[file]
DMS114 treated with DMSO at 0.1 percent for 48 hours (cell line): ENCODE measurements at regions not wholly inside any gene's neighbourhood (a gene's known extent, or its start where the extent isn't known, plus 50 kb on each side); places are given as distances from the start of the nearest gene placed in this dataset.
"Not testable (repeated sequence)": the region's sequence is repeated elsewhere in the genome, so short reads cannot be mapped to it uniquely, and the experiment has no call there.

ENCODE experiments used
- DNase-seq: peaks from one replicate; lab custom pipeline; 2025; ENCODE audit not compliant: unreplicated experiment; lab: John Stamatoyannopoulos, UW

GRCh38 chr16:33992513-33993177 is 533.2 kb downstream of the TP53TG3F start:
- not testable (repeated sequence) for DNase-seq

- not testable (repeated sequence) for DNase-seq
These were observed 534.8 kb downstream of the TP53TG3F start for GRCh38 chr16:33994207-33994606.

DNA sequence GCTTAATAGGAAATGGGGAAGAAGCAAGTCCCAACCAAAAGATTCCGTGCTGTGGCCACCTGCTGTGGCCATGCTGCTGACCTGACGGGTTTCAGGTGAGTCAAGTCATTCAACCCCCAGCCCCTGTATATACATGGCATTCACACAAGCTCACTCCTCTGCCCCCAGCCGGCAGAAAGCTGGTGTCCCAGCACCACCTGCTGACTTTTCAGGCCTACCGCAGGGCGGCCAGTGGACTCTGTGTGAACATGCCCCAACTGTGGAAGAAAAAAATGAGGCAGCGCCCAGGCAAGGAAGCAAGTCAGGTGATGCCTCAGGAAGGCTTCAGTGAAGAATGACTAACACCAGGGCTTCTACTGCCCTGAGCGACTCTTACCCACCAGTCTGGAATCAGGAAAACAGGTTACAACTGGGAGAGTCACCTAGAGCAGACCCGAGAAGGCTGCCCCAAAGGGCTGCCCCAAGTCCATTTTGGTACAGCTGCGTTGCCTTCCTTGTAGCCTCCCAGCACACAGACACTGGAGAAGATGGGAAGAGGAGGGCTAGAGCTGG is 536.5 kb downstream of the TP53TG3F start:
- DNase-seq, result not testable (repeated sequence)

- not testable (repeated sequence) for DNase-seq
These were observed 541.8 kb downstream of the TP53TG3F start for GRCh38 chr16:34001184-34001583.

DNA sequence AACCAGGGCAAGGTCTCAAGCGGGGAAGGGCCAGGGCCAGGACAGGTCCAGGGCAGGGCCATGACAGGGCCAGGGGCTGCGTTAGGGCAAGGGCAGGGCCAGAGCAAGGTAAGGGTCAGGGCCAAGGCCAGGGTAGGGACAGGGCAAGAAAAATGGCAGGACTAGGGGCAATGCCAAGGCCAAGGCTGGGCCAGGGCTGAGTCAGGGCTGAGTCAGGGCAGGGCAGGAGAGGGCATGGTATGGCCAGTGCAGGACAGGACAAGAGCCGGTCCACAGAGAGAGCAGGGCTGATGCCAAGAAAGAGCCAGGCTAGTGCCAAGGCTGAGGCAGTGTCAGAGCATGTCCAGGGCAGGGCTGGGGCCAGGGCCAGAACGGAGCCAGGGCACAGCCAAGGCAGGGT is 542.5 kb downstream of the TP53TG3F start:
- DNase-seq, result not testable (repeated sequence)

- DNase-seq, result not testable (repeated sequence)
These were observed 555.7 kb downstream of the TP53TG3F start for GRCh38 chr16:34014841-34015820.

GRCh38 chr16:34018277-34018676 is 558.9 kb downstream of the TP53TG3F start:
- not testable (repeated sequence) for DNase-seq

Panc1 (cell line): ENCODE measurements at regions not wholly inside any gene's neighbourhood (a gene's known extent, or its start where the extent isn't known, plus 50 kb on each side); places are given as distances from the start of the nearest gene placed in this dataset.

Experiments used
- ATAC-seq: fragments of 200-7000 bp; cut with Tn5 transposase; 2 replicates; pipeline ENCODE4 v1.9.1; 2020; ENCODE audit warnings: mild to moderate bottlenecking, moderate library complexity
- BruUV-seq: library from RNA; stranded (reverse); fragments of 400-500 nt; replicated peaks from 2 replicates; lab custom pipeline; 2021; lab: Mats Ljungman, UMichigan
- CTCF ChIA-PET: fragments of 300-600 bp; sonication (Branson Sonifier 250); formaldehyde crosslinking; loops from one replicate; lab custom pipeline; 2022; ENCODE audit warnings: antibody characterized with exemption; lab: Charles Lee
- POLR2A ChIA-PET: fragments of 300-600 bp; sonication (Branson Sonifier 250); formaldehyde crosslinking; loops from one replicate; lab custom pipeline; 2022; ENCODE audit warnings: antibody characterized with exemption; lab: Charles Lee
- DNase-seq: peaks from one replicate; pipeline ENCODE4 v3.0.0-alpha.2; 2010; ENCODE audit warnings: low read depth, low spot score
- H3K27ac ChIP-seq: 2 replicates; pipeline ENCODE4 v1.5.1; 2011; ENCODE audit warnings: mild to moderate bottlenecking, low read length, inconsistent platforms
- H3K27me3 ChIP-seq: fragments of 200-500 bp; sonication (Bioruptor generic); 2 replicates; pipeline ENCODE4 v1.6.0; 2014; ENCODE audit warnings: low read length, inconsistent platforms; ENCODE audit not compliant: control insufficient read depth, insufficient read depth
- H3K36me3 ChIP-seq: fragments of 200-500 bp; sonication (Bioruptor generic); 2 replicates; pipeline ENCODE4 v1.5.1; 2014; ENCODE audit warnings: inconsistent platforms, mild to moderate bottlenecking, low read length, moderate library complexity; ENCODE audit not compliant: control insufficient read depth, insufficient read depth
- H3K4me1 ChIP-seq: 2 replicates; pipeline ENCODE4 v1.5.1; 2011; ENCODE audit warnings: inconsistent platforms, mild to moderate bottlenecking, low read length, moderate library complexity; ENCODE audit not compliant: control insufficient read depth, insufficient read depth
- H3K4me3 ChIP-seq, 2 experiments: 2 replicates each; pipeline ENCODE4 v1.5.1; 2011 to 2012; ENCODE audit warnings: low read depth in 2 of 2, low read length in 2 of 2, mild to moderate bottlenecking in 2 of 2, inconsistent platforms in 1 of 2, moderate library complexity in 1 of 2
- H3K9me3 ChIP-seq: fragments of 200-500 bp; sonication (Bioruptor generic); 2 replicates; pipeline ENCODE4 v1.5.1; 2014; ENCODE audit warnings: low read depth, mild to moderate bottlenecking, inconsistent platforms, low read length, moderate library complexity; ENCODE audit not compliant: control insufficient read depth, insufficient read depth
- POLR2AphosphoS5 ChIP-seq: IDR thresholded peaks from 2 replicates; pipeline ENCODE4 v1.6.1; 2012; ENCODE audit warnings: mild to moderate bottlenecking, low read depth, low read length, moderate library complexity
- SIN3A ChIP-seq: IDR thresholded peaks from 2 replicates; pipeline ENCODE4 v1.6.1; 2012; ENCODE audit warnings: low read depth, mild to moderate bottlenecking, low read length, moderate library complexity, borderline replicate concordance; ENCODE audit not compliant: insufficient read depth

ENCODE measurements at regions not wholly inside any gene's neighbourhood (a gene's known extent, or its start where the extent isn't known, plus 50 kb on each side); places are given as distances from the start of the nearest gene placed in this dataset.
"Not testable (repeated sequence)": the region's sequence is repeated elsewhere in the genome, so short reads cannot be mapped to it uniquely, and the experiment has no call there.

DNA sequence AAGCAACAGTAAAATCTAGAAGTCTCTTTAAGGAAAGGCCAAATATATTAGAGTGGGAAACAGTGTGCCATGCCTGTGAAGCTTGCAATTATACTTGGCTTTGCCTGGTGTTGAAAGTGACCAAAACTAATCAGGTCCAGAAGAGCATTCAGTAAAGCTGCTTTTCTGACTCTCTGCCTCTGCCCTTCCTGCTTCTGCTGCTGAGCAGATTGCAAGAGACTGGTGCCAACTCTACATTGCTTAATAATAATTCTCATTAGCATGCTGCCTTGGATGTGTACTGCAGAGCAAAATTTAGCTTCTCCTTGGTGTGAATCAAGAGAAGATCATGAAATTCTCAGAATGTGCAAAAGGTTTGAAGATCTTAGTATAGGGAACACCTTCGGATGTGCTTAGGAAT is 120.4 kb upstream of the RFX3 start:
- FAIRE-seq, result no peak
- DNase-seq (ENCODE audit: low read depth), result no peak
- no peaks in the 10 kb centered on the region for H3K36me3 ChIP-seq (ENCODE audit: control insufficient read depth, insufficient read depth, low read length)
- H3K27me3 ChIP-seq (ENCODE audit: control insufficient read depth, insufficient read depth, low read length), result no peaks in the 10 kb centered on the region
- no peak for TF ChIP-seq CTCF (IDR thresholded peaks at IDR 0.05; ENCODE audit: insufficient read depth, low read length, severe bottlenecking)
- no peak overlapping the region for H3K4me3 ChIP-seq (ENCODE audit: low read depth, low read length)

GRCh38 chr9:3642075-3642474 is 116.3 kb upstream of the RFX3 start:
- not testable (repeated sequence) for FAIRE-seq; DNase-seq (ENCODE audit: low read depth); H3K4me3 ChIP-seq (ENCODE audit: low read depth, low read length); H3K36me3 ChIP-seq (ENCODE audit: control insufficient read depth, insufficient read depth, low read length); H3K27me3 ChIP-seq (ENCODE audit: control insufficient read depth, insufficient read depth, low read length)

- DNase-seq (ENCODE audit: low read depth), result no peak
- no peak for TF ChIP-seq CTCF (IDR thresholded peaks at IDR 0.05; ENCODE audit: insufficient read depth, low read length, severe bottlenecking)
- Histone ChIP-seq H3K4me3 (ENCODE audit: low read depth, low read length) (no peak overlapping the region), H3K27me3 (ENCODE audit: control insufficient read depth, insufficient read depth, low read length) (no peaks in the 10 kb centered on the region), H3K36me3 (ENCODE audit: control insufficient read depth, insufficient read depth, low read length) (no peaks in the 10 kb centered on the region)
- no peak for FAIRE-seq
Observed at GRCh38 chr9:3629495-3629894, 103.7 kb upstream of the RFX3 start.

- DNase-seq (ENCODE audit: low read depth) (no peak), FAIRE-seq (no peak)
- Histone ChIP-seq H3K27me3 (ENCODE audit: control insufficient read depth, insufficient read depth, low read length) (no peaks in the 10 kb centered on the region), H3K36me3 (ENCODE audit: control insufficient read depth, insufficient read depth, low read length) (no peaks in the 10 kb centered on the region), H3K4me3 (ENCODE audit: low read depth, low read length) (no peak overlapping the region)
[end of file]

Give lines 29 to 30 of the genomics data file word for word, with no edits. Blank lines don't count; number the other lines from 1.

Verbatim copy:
- H3K4me1 ChIP-seq: 2 replicates; pipeline ENCODE4 v1.5.1; 2011; ENCODE audit warnings: inconsistent platforms, mild to moderate bottlenecking, low read length, moderate library complexity; ENCODE audit not compliant: control insufficient read depth, insufficient read depth
- H3K4me3 ChIP-seq, 2 experiments: 2 replicates each; pipeline ENCODE4 v1.5.1; 2011 to 2012; ENCODE audit warnings: low read depth in 2 of 2, low read length in 2 of 2, mild to moderate bottlenecking in 2 of 2, inconsistent platforms in 1 of 2, moderate library complexity in 1 of 2